Trump Says He Hasn't Changed His Story Regarding Payments To Porn Star
Updated at 4:25 p.m. ET
President Trump poured doubt Friday onto statements made by his new attorney, Rudy Giuliani, about the case in which another lawyer, Michael Cohen, paid to silence the porn actress Stormy Daniels.
Trump didn't detail what he believed was incorrect about Giuliani's account, but he told reporters on Friday morning at the White House that the former New York mayor had only "started a day ago" and "he'll get his facts straight."
Giuliani has been a longtime Trump loyalist and his formal addition to the president's legal team was announced April 19.
Giuliani told Fox News on Wednesday night that Trump had paid Cohen a retainer of $35,000 per month, part of which went toward reimbursing him for a $130,000 payment to Daniels, who alleges she had a sexual relationship with Trump.
Trump then acknowledged the payments on Thursday on Twitter while denying Daniels' underlying allegation about sexual contact. Trump had previously said he was unaware of any payments to Daniels, whose given name is Stephanie Clifford.
On Friday, Trump told reporters on his way out to his helicopter that Giuliani's facts hadn't been correct, and there "has been a lot of misinformation," without saying what had been wrong. Then Giuliani issued a written statement in which he said he sought to "clarify the views I expressed over the past few days."
First, although Giuliani had said on Fox News that Trump's payment to Daniels, via Cohen, was connected to the 2016 race — imagine if Daniels' allegations had been public within a month of Election Day, Giuliani asked — he said in his Friday statement there was no "campaign violation."
"The payment was made to resolve a personal and false allegation in order to protect the president's family," he said. "It would have been done in any event, whether he was a candidate or not."
Second, Giuliani appeared to want to void everything he'd said about the timeline involved with Trump's awareness of the Daniels payment.
Giuliani and White House press secretary Sarah Sanders have said Trump only became aware recently of how his payments to Cohen had been used. So the president wasn't lying to reporters aboard Air Force One when he denied knowledge, in this construction, according to Sanders.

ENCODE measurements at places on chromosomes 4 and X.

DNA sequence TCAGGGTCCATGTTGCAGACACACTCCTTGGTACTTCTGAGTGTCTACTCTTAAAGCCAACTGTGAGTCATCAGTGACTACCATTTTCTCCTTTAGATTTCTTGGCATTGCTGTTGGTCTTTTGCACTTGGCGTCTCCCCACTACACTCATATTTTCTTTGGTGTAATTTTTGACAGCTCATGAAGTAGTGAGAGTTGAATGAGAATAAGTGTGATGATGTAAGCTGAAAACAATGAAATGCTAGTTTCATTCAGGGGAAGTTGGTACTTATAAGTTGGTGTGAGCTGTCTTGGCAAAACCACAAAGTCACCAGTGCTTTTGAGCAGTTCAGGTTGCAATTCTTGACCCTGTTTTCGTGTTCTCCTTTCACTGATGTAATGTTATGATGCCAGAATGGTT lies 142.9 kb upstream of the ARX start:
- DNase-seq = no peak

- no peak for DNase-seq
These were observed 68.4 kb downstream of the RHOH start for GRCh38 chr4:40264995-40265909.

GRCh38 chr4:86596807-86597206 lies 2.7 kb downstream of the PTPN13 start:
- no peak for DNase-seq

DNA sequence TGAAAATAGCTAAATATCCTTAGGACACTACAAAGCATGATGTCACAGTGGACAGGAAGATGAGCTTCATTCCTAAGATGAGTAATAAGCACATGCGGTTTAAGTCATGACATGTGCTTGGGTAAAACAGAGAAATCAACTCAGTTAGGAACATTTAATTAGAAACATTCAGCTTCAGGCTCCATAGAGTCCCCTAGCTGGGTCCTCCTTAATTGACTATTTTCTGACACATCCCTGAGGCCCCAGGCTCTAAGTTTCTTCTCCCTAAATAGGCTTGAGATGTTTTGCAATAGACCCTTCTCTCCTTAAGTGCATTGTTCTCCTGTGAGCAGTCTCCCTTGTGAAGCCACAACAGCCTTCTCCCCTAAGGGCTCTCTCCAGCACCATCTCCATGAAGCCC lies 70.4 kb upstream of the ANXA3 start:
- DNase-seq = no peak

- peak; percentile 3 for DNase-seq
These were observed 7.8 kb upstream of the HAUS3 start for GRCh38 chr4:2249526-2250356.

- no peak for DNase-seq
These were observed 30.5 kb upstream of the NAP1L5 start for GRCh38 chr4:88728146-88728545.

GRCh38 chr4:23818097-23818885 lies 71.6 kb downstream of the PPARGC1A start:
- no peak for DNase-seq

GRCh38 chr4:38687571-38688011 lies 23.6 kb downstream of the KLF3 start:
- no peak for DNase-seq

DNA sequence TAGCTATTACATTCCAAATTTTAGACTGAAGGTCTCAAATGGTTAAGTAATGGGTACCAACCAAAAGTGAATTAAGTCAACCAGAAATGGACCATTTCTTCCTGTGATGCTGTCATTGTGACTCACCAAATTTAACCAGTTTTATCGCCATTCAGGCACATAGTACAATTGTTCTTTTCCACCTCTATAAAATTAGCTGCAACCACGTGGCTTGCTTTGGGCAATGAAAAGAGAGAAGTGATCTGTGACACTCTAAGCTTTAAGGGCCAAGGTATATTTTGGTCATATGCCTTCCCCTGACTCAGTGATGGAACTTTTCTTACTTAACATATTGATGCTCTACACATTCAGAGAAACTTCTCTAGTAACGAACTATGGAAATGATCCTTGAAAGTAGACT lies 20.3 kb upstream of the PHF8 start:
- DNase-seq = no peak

Now, Giuliani says "his references to timing" were based on his own understanding and he was "not describing my understanding of the president's knowledge."
And third, Giuliani invoked what is becoming a standard defense by Trump and his supporters: He couldn't have obstructed justice in firing then-FBI Director James Comey in 2017 because he has broad powers to hire and fire people under the Constitution.
Questions, however, continue to swirl in the Russia imbroglio about whether Justice Department special counsel Robert Mueller might be investigating whether Trump acted with the intent to frustrate the work of the FBI — which would be against the law.
The special counsel
Trump also said Friday that he would "love to meet" with Mueller, but that he wants to make sure he would be "treated fairly."
"I would love to go. Nothing I want to do more," but, Trump says, he needs to "find that we're going to be treated fairly, because everybody sees it now and it is a pure witch hunt."
Trump said that here are 13 "angry Democrats" working on the special counsel's investigation and that Mueller "worked for Obama for eight years." Mueller, a Republican, worked for George W. Bush for eight years and for President Barack Obama for 4 1/2 years.
Later, at Andrews Air Force Base, Trump asserted that he and his camp were not backing away from their previous statements.
"We're not changing any stories," he said, admonishing reporters for "bringing up that kind of crap."
"You take a look at what I said," Trump told reporters Friday, when questioned about his previous statement.
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